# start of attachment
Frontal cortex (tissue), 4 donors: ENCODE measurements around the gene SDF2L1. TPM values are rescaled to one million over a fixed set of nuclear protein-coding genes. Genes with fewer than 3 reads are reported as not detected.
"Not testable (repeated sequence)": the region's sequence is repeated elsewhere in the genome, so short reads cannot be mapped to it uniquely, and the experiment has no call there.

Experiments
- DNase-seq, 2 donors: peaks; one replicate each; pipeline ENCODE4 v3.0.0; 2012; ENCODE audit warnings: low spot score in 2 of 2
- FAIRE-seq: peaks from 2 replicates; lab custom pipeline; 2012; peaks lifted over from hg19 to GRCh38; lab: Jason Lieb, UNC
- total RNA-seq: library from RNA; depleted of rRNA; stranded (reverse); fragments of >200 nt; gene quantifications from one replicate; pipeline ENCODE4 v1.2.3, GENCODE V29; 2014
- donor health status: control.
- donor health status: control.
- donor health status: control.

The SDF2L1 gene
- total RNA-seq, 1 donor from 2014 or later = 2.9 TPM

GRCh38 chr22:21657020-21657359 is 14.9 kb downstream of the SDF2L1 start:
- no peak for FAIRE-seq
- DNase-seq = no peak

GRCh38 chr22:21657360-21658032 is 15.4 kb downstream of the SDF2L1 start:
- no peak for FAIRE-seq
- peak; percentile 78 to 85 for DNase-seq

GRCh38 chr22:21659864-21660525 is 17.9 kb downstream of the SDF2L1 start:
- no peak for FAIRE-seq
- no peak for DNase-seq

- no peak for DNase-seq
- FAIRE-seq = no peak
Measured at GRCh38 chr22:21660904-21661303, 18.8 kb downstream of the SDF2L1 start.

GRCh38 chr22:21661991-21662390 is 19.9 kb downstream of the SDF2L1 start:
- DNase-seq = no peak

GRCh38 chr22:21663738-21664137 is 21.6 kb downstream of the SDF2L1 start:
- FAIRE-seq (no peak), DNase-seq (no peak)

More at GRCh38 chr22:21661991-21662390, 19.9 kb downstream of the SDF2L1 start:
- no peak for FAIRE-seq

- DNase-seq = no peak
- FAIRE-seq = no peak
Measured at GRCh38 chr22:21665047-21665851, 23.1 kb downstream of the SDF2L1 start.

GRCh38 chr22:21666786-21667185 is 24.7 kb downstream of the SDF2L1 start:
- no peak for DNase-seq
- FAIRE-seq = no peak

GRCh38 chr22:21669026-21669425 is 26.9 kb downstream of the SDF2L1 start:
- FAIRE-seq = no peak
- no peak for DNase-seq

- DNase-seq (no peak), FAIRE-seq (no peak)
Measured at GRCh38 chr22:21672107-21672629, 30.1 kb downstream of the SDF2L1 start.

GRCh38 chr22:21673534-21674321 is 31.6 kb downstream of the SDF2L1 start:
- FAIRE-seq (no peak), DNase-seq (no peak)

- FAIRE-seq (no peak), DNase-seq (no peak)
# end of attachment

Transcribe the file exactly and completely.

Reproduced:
Frontal cortex (tissue), 4 donors: ENCODE measurements around the gene SDF2L1. TPM values are rescaled to one million over a fixed set of nuclear protein-coding genes. Genes with fewer than 3 reads are reported as not detected.
"Not testable (repeated sequence)": the region's sequence is repeated elsewhere in the genome, so short reads cannot be mapped to it uniquely, and the experiment has no call there.

Experiments
- DNase-seq, 2 donors: peaks; one replicate each; pipeline ENCODE4 v3.0.0; 2012; ENCODE audit warnings: low spot score in 2 of 2
- FAIRE-seq: peaks from 2 replicates; lab custom pipeline; 2012; peaks lifted over from hg19 to GRCh38; lab: Jason Lieb, UNC
- total RNA-seq: library from RNA; depleted of rRNA; stranded (reverse); fragments of >200 nt; gene quantifications from one replicate; pipeline ENCODE4 v1.2.3, GENCODE V29; 2014
- donor health status: control.
- donor health status: control.
- donor health status: control.

The SDF2L1 gene
- total RNA-seq, 1 donor from 2014 or later = 2.9 TPM

GRCh38 chr22:21657020-21657359 is 14.9 kb downstream of the SDF2L1 start:
- no peak for FAIRE-seq
- DNase-seq = no peak

GRCh38 chr22:21657360-21658032 is 15.4 kb downstream of the SDF2L1 start:
- no peak for FAIRE-seq
- peak; percentile 78 to 85 for DNase-seq

GRCh38 chr22:21659864-21660525 is 17.9 kb downstream of the SDF2L1 start:
- no peak for FAIRE-seq
- no peak for DNase-seq

- no peak for DNase-seq
- FAIRE-seq = no peak
Measured at GRCh38 chr22:21660904-21661303, 18.8 kb downstream of the SDF2L1 start.

GRCh38 chr22:21661991-21662390 is 19.9 kb downstream of the SDF2L1 start:
- DNase-seq = no peak

GRCh38 chr22:21663738-21664137 is 21.6 kb downstream of the SDF2L1 start:
- FAIRE-seq (no peak), DNase-seq (no peak)

More at GRCh38 chr22:21661991-21662390, 19.9 kb downstream of the SDF2L1 start:
- no peak for FAIRE-seq

- DNase-seq = no peak
- FAIRE-seq = no peak
Measured at GRCh38 chr22:21665047-21665851, 23.1 kb downstream of the SDF2L1 start.

GRCh38 chr22:21666786-21667185 is 24.7 kb downstream of the SDF2L1 start:
- no peak for DNase-seq
- FAIRE-seq = no peak

GRCh38 chr22:21669026-21669425 is 26.9 kb downstream of the SDF2L1 start:
- FAIRE-seq = no peak
- no peak for DNase-seq

- DNase-seq (no peak), FAIRE-seq (no peak)
Measured at GRCh38 chr22:21672107-21672629, 30.1 kb downstream of the SDF2L1 start.

GRCh38 chr22:21673534-21674321 is 31.6 kb downstream of the SDF2L1 start:
- FAIRE-seq (no peak), DNase-seq (no peak)

- FAIRE-seq (no peak), DNase-seq (no peak)